In 1959, Hilla and Bernd Becher founded a new kind of photography that is now essential to understanding a certain industrial beauty, perhaps impossible to explain outside their copious archives. They made photography an archeology of “anonymous sculptures” whose forms are mainly determined by their function.

As if creating a botanical catalog, the German couple photographed each structure from an “objective” angle, from all sides, in black and white, organized typologically and then in clean grids that highlight the similarities and differences between the structures. Water towers, coal silos, blast furnaces, lime kilns, grain elevators, preparation plants, oil refineries, gas storage tanks, etc., are the Becher’s main subjects.

It is as if each group of structures were a biological species and had its own life in the catalog ––There they acquire the quality of the archetypical symbol of an architectural language that is blatantly anonymous and forgotten. It is the dark history of 20th century Germany. It is a requiem for a lost world and an also lost photographic composition. However, it is also an exact and rigorous botany of the industrial era and an archive of repeated motives… and repetition creates beauty.

The Bechers make up part of the world to which one becomes accustomed via repetition, perhaps as one gets used to recurring ghosts and thus begins to miss them. Their towers, for their scale and dominion over the landscape, are like enormous Soviet specters. In fact, the artist Idris Khan seems to have captured that phantasmagoric quality in his stupendous series Every… Bernd and Hilla Becher Gable Sided Houses in which he appropriates Becher’s imagery and digitally superimposes an almost identical photograph upon another to achieve the effect of an impressionist drawing or a ghost in movement.

To say that Bernd and Hilla are one of the world’s most famous photographer couples is an understatement. They have exhibited their series in Tate Britain, the Guggenheim, MoMA, the Pompidou and many other galleries and museums. The public appears to long for something from that part of the world that the couple diligently settled for them ––in a technique that appears to be indifferent but which is, at the end of the day, endearing. There is, without a doubt, a nostalgic esthetic among us, both for objects represented by them as well as for their way of presenting them to the world.

Author’s Twitter: @luciaomr

In 1959, Hilla and Bernd Becher founded a new kind of photography that is now essential to understanding a certain industrial beauty, perhaps impossible to explain outside their copious archives. They made photography an archeology of “anonymous sculptures” whose forms are mainly determined by their function.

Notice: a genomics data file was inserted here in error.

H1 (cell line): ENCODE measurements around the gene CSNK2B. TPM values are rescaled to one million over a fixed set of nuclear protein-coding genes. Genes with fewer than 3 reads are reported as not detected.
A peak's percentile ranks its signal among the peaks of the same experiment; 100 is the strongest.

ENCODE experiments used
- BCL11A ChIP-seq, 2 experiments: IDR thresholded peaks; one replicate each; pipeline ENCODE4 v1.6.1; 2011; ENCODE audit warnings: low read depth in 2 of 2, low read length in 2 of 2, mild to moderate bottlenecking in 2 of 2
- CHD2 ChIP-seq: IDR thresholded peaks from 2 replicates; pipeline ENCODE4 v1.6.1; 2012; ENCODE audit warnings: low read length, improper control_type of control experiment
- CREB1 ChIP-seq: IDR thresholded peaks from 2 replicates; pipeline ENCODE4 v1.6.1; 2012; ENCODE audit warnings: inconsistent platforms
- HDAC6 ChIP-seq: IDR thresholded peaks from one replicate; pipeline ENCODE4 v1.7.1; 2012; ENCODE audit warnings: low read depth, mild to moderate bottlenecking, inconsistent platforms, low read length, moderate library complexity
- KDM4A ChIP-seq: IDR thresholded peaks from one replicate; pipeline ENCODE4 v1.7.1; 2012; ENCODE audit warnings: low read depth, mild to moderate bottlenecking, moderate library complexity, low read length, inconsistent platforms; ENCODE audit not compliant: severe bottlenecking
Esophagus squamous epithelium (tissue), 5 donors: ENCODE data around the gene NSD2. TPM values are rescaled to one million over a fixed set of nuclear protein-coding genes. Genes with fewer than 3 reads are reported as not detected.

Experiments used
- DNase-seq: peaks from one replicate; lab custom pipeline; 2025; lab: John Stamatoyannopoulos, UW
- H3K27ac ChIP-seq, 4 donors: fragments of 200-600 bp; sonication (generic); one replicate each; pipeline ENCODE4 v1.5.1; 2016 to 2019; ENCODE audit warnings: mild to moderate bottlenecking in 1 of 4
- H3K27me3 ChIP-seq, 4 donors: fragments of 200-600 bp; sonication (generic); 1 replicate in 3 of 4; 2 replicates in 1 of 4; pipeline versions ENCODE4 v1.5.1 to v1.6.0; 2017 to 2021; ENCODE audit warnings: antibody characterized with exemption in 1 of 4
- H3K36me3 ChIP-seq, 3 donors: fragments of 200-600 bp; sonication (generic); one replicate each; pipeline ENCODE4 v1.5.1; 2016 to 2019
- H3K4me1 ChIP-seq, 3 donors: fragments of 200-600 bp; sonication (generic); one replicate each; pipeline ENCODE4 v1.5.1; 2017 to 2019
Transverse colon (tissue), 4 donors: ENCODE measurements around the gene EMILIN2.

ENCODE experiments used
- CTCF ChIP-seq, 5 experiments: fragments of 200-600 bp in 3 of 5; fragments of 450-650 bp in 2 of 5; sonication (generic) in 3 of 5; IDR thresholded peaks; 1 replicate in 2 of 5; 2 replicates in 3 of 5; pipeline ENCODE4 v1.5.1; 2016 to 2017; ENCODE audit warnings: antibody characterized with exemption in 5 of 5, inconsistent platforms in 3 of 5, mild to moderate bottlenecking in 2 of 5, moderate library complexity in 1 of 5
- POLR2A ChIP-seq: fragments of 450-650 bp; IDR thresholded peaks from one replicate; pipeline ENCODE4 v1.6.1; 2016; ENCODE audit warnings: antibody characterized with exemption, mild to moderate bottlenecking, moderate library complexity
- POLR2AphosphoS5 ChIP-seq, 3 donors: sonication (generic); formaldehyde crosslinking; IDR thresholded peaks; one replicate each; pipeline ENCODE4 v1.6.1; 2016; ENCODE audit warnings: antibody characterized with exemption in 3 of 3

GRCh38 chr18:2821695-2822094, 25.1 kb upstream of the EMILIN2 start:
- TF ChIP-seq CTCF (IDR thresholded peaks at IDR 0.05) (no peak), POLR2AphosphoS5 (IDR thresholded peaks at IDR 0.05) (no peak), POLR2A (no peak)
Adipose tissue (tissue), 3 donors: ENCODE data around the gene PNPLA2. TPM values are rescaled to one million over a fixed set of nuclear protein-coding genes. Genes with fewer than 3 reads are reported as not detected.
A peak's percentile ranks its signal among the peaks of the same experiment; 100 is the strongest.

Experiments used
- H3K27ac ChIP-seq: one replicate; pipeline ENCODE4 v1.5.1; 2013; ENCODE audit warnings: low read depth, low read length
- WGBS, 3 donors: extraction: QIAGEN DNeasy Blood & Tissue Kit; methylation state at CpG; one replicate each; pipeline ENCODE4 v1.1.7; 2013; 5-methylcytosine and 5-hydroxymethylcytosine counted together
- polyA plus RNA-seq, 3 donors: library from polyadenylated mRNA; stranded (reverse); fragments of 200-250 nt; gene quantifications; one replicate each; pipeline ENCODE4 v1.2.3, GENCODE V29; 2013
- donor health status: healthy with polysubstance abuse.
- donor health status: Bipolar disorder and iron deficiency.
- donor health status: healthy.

As if creating a botanical catalog, the German couple photographed each structure from an “objective” angle, from all sides, in black and white, organized typologically and then in clean grids that highlight the similarities and differences between the structures. Water towers, coal silos, blast furnaces, lime kilns, grain elevators, preparation plants, oil refineries, gas storage tanks, etc., are the Becher’s main subjects.

It is as if each group of structures were a biological species and had its own life in the catalog ––There they acquire the quality of the archetypical symbol of an architectural language that is blatantly anonymous and forgotten. It is the dark history of 20th century Germany. It is a requiem for a lost world and an also lost photographic composition. However, it is also an exact and rigorous botany of the industrial era and an archive of repeated motives… and repetition creates beauty.

The Bechers make up part of the world to which one becomes accustomed via repetition, perhaps as one gets used to recurring ghosts and thus begins to miss them. Their towers, for their scale and dominion over the landscape, are like enormous Soviet specters. In fact, the artist Idris Khan seems to have captured that phantasmagoric quality in his stupendous series Every… Bernd and Hilla Becher Gable Sided Houses in which he appropriates Becher’s imagery and digitally superimposes an almost identical photograph upon another to achieve the effect of an impressionist drawing or a ghost in movement.

To say that Bernd and Hilla are one of the world’s most famous photographer couples is an understatement. They have exhibited their series in Tate Britain, the Guggenheim, MoMA, the Pompidou and many other galleries and museums. The public appears to long for something from that part of the world that the couple diligently settled for them ––in a technique that appears to be indifferent but which is, at the end of the day, endearing. There is, without a doubt, a nostalgic esthetic among us, both for objects represented by them as well as for their way of presenting them to the world.

Author’s Twitter: @luciaomr

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